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updated: 4/5/2014 7:12 PM

Fermi hosts annual seminar on severe weather, climate change

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  • The annual Tornado and Severe Storms Seminar drew an overflow crowd Saturday who had to watch WGN Chief Meteorologist Tom Skilling's presentation outside a Fermilab auditorium.

       The annual Tornado and Severe Storms Seminar drew an overflow crowd Saturday who had to watch WGN Chief Meteorologist Tom Skilling's presentation outside a Fermilab auditorium.
    Marni Pyke | Staff Photographer

  • Hundreds showed up to an annual seminar Saturday on severe weather at Fermilab.

       Hundreds showed up to an annual seminar Saturday on severe weather at Fermilab.
    Marni Pyke | Staff Photographer

 
 

Ideally, there would have been lightning and gale-force winds blowing over the particle accelerator at Fermilab Saturday, but sunny skies didn't deter hundreds of meteorolgists-in-training who showed up for the annual Tornado and Severe Storms Seminar.

In fact, the enthusiasm to hear bad weather news was so great, an overflow crowd had to watch a televised version of WGN Chief Meteorologist Tom Skilling's presentation outside Ramsey Auditorium.

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Lombard resident Jim Leyland and his grandson, Josh McGregor of North Aurora, were among the lucky ones who got a seat.

"We want to learn about tornadoes and climate change," said Leyland, who referred to Skilling as "Mr. Weather."

At age 9, Josh loves science and already has experienced some freakish weather, including last year's intense spring rains.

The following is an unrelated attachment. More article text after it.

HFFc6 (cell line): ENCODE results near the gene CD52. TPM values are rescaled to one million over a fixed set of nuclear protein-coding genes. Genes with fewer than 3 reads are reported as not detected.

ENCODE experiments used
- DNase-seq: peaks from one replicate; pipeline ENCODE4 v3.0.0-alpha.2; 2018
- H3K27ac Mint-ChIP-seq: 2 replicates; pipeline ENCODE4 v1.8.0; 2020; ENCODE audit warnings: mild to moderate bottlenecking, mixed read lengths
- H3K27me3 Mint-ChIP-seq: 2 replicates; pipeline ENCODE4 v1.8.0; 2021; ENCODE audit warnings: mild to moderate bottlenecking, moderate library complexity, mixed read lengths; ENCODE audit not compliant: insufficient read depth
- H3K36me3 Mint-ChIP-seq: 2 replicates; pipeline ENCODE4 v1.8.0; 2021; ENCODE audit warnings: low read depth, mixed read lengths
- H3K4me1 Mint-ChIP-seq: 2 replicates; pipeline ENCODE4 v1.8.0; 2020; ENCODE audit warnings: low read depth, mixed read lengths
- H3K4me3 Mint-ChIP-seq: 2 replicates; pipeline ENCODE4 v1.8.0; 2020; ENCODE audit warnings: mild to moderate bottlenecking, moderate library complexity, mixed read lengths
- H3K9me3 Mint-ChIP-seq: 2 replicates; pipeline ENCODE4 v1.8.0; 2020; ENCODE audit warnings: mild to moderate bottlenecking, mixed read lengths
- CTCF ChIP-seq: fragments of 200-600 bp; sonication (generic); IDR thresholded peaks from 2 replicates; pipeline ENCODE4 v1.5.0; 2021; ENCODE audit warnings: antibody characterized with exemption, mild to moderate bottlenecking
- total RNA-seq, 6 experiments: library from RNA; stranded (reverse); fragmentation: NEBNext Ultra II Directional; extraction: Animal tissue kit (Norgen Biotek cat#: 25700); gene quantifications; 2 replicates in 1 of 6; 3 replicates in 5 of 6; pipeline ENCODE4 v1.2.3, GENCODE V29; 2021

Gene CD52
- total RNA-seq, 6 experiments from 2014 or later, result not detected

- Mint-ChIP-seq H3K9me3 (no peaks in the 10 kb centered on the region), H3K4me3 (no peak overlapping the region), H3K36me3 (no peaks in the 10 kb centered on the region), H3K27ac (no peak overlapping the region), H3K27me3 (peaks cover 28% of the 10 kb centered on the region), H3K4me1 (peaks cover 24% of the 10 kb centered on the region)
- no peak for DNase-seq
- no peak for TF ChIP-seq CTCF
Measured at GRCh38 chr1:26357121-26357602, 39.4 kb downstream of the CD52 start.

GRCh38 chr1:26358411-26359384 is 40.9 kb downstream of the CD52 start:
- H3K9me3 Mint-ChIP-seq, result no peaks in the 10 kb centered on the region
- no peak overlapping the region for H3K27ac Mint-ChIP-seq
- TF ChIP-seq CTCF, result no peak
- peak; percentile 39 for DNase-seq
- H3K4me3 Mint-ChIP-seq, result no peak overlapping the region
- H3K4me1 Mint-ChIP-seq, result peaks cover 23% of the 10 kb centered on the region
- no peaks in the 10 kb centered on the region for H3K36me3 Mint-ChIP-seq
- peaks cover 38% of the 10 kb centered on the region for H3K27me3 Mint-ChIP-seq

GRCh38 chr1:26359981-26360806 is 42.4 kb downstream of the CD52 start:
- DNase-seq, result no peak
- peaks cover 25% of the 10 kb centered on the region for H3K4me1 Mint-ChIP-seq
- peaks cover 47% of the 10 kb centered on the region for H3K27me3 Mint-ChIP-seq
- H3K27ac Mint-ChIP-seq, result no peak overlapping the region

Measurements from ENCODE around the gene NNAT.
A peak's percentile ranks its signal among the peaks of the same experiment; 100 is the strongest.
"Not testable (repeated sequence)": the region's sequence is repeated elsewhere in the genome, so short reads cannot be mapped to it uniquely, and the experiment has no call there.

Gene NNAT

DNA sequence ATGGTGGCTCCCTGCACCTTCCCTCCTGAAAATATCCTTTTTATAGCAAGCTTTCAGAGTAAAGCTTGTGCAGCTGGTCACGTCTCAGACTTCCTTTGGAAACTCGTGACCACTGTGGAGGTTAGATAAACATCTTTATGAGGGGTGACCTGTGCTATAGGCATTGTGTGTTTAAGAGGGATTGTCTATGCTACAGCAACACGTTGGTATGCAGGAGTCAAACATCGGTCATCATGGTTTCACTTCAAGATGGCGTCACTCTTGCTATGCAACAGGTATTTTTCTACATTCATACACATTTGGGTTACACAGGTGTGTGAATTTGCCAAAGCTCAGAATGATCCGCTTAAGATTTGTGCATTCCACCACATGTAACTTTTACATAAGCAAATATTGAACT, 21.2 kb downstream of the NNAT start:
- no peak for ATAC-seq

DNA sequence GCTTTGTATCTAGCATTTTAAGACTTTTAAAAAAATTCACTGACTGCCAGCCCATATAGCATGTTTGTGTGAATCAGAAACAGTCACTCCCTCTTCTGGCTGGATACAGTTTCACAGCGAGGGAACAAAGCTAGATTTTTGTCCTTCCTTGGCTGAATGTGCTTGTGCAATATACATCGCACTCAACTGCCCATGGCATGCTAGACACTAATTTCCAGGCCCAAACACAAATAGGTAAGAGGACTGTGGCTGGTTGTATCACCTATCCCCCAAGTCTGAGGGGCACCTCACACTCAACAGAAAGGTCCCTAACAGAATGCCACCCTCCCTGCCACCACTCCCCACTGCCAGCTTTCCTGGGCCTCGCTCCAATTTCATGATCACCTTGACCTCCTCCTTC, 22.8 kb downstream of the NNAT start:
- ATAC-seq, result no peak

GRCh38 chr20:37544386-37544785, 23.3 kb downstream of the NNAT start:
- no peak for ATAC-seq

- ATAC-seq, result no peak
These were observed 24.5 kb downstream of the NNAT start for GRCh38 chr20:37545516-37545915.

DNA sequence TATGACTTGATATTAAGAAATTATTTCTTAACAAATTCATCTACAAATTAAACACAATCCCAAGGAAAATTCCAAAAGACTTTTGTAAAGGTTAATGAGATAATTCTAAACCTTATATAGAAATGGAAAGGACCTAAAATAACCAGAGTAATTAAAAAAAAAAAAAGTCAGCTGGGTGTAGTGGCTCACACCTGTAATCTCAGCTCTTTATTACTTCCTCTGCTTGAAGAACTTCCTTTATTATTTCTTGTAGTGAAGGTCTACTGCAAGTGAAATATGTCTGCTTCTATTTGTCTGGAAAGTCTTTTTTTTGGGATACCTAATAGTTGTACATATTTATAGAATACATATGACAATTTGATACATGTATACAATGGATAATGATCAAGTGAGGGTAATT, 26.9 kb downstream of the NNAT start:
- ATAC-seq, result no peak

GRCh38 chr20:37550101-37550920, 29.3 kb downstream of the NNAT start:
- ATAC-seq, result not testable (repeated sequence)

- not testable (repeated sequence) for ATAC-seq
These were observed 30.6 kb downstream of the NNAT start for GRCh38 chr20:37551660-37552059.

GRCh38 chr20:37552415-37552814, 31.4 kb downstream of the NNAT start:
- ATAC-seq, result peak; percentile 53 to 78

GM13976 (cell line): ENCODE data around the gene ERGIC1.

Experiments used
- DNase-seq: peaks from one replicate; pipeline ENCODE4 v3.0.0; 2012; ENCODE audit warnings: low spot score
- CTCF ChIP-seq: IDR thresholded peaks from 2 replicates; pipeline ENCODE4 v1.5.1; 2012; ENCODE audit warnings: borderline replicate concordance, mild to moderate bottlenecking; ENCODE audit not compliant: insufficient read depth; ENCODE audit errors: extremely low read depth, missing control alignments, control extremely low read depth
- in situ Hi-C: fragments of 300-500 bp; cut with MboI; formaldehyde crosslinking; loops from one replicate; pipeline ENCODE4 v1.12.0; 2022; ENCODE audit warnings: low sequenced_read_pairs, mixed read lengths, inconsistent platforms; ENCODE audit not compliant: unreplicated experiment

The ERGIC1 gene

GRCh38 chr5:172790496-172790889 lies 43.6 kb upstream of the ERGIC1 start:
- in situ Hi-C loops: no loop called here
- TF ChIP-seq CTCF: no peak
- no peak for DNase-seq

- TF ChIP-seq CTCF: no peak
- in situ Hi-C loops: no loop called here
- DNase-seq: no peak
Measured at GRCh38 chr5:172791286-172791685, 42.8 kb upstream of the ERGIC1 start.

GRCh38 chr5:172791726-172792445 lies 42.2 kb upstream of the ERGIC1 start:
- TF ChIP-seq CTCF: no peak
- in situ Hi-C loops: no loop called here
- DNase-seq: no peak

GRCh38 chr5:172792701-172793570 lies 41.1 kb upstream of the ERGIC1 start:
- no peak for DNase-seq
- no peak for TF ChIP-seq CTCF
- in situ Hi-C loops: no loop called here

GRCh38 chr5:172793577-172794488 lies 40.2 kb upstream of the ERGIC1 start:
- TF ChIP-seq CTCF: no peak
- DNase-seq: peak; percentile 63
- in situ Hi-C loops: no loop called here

"The biggest (climate event) I've been in was a flash flood," he recalled. "It was pretty rainy, and when I got home, our tree fell over and there was lots of water rushing down the driveway."

That spring flooding caused devastation in 49 counties and was among 11 natural disasters the state has experienced in the last five years. Those events include a severe drought in 2012, killer tornadoes in 2012 and 2013, and the polar vortex of January 2014.

"Climate change is real, it's happening, and it's having real effects today," Skilling said.

Gov. Pat Quinn, who attended the seminar, spoke of seeing flattened communities in downstate Illinois, such as Washington last fall. The twister outbreak killed eight people and hit 2,500 homes with 25 confirmed tornadoes in a three-hour period.

"It took about 12 seconds to destroy more than 1,000 homes," Quinn said.

The severe storms seminar, which is co-hosted by WGN and Fermilab, started 34 years ago. This year's participants included speakers from the National Weather Service and University of Illinois.

To learn more about getting prepared for severe weather and tornadoes, go to http://www.illinois.gov/ready/Pages/default.aspx.

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